Sangre de Cristo Arts Center displays an enjoyable collection

click to enlarge Martha Russos Nomos Cube II, part of the re:Invented exhibit at the Sangre De Cristo Art Center.
  • Martha Russos Nomos Cube II, part of the re:Invented exhibit at the Sangre De Cristo Art Center.

This summer at the Sangre de Cristo Arts Center in Pueblo, you'll have your choice among a rich, even bewildering, variety of exhibitions. There are contemporary Colorado and American ceramicists, there are wood sculptors, and there are weavers -- all linked together as fine artists using traditional craft media.

Thanks to the indefatigable Jina Pierce, the Sangre's fine arts curator, we've come to expect that any contemporary art show at the Sangre will be not just good, but superb. Over the last couple of years, Pueblo's feisty little arts center has hosted exhibitions that have been better than anything in the Rocky Mountain region -- better than Santa Fe, better than Colorado Springs, better than Denver.

The current exhibitions are more than adequate; indeed, if we were measuring them by any other standards than by those established by past shows, we'd say they were extraordinarily good. And that they are, but they're not amazing/spectacular/epochal/if-you-miss-this-you'll-regret-it-all-of-your-life shows.

That said, there's some remarkably good stuff on display. Ambling from gallery to gallery on a bright, sunshiny morning early this week, I found a lot to like.

Re:Invented, which features contemporary American ceramics, consists of works by three-dozen ceramic artists, a third of whom live in Colorado. Like contemporary weavers, many ceramicists, having mastered their craft, fall into a kind of boastful virtuosity, creating pieces that may be technical tours de force, but they have a certain emptiness as works of art. Susan Beiner's "Teapot," a clay construction that appears to be made of stainless steel nuts and bolts welded together, falls into that category, even though it's witty, fun and eminently likeable.

By contrast, Martha Daniels' large-scale ceramic vases, "Palmatorias," succeed both technically and artistically. According to the artist, these vases were inspired by 19th-century Latin American altar ornaments, called ramilletes. They were "a sort of large-scale religious jewelry, sometimes made of gold, silver, and gems. ... They were lasting ornaments for the altar rather than fleeting ones of fresh flowers." In Daniels' sure hands, these altar ornaments metamorphose into exuberantly tacky, vividly colored, fancifully formed, thoroughly magical urns.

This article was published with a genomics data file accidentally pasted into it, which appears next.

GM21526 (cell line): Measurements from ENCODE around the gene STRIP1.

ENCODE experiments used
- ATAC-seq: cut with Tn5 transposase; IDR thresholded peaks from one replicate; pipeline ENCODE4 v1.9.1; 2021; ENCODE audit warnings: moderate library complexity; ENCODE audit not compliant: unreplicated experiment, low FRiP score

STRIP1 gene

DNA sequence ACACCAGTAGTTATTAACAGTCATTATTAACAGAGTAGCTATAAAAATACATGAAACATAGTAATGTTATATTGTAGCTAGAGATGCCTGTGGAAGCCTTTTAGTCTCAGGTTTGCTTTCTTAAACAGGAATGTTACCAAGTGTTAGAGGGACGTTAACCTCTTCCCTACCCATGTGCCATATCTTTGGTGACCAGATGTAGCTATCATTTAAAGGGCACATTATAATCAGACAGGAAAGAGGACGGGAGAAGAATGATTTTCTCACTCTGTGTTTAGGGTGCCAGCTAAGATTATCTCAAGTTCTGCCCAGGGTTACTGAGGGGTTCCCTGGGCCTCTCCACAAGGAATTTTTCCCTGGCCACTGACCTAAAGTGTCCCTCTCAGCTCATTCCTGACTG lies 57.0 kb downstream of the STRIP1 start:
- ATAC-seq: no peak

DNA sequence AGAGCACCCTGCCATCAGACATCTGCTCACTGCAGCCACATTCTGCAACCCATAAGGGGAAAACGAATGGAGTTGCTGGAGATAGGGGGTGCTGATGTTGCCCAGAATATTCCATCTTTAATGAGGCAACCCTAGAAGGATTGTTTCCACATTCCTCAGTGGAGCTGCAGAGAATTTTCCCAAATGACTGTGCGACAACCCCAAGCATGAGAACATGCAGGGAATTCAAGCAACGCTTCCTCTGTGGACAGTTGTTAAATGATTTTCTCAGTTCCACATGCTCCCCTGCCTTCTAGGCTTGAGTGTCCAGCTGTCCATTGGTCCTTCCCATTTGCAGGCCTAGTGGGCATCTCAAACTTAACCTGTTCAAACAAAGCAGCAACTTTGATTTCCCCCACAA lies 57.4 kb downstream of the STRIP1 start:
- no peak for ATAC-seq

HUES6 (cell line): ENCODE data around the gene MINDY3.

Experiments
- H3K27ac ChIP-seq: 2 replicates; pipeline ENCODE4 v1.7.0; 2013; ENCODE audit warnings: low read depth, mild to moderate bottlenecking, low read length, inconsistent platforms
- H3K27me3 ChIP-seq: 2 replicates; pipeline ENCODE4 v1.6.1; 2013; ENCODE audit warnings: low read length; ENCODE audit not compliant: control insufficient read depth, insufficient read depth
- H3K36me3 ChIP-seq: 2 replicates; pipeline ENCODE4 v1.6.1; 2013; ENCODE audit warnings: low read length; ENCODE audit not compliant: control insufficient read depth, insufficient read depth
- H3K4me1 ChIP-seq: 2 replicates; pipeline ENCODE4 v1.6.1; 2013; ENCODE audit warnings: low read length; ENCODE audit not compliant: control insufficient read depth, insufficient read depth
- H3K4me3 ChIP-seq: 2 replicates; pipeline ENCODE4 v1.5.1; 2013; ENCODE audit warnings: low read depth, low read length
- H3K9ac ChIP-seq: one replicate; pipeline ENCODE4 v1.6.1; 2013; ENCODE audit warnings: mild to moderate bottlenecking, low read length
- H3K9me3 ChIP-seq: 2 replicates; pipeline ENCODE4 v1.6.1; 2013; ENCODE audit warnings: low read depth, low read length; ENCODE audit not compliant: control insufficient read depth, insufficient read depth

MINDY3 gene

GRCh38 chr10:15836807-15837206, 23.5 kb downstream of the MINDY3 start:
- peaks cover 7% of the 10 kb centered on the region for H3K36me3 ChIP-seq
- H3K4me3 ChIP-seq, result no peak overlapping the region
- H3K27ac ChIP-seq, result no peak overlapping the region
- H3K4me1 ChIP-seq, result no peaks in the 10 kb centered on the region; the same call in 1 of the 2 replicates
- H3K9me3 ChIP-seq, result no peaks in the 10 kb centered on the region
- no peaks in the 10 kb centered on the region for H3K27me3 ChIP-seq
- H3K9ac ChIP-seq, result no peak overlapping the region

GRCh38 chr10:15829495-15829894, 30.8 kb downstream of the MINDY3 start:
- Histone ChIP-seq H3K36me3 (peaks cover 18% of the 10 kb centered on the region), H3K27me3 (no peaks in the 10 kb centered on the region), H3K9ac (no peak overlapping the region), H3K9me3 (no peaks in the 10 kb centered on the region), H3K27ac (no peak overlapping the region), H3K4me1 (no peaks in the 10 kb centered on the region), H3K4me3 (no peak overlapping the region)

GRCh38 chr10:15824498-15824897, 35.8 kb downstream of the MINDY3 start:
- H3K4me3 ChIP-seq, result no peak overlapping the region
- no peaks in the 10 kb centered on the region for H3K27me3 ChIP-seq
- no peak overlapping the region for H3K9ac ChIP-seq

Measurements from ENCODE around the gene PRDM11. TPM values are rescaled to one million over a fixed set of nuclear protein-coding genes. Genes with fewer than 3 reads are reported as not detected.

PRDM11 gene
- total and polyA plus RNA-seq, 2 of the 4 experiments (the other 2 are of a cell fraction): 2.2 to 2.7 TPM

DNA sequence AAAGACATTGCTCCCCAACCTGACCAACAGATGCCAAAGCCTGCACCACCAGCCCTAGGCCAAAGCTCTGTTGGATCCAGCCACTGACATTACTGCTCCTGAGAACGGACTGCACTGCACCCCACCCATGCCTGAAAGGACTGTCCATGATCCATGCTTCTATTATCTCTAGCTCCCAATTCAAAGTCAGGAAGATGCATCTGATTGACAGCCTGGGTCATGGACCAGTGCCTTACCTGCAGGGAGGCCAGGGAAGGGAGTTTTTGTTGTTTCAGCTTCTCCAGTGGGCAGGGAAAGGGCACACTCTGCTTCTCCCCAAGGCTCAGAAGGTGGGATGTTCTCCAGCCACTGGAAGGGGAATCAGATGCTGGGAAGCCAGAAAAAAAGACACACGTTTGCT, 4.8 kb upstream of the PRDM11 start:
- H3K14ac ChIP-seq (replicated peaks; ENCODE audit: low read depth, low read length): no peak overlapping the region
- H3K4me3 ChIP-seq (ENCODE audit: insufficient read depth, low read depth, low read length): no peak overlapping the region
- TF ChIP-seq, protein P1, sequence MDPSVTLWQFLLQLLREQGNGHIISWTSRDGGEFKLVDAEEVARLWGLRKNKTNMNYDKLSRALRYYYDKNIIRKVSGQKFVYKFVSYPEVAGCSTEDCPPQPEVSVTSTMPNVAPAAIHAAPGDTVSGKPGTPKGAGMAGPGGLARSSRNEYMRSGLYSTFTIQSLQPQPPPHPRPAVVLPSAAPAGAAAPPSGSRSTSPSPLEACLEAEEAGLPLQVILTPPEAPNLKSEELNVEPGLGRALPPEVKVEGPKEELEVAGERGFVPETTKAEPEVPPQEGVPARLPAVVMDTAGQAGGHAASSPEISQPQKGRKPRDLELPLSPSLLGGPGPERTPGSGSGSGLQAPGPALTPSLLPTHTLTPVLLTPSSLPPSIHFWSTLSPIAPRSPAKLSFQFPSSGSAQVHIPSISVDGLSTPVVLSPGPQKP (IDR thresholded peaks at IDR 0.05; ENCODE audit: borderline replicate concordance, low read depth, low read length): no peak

Across the room, Martha Russo has created an almost indescribable moveable feast of a ceramic sculpture. Imagine first a thousand or so glazed ceramic tubes -- not exactly tubes, but serpentine forms, turning, twisting, narrowing, widening.

What have you got? The head of Medusa? The intestines of a whale? A strange new life form, just discovered in a sea-bottom canyon off the Mindanao Deep? It's unlike anything you've ever seen or imagined, a benign and fascinating dream creature. Titled "Nomos Cube II," it's one of the three best pieces on exhibit -- so let's look at the other two.

Re:Joined, an exhibition of works by three contemporary weavers, brings together works by Klaus Anselm, Marianne Cardinal, and James Koehler. Anselm and Cardinal are accomplished, even masterful, weavers, but Koehler! Let's just say that no sensible artist, in any medium, should let his or her work be shown near Koehler's; he's too good.

Sit down on a conveniently sited bench, and look at Koehler's two medium-sized weavings, "Harmonic Oscillations." They're as simple in form and color as, say, a fine Saltillo blanket. They have a deeply meditative quality, a spiritual dimension that few works of art possess. That's not surprising. Koehler, a Benedictine monk, has been weaving since 1977. Here's what he says about his art.

"I continue to be influenced by the extraordinary landscapes and the unique cultures of New Mexico and by certain aspects of the monastic aesthetic -- simplicity, purity, seeking and portraying only what is essential. ... At first glance, my tapestries are a regular, ordered composition of geometric forms, but on a deeper level the discerning viewer discovers the vital movement of color which brings the forms to life."

Re:Built features five regional wood sculptors, all of whom have created fine work for the show. What's not to like, for example, about Sean O'Meallie's cheerful constructions? But the star of the show is clearly Chris Romer's installation, "The Charmers," which consists of dozens of variously sized and shaped wooden forms randomly attached to a gallery wall. Derived, according to Romer, from wooden fish decoys, "The Charmers" has a certain lazy sensuality, an erotic sense of memory awakened. Is it a flock of summer insects, a collection of antique sex aids, or ... you decide.

In sum: uneven, fascinating, a few great pieces, and lots of good ones. More than worth the trip down I-25!

-- John Hazlehurst


Sangre de Cristo Art Center

210 N. Santa Fe Ave., Pueblo, 719/295-7200. Monday through Saturday, 11 a.m. to 4 p.m., $3-$4, free to members.

re:Nowned: featuring Mel and Bernice Strawn, May 8 through Aug. 14.

re:Invented: featuring contemporary American ceramics, May 29-Aug. 28.

re:Built: featuring Norman Epp, Joe Kronwitter, Sean O'Meallie, Christopher Romer and Ron Sterkel, through Aug. 14.

re:Joined: featuring Klaus Anselm, Marianne Cardinal and James Koehler, through Aug. 21.


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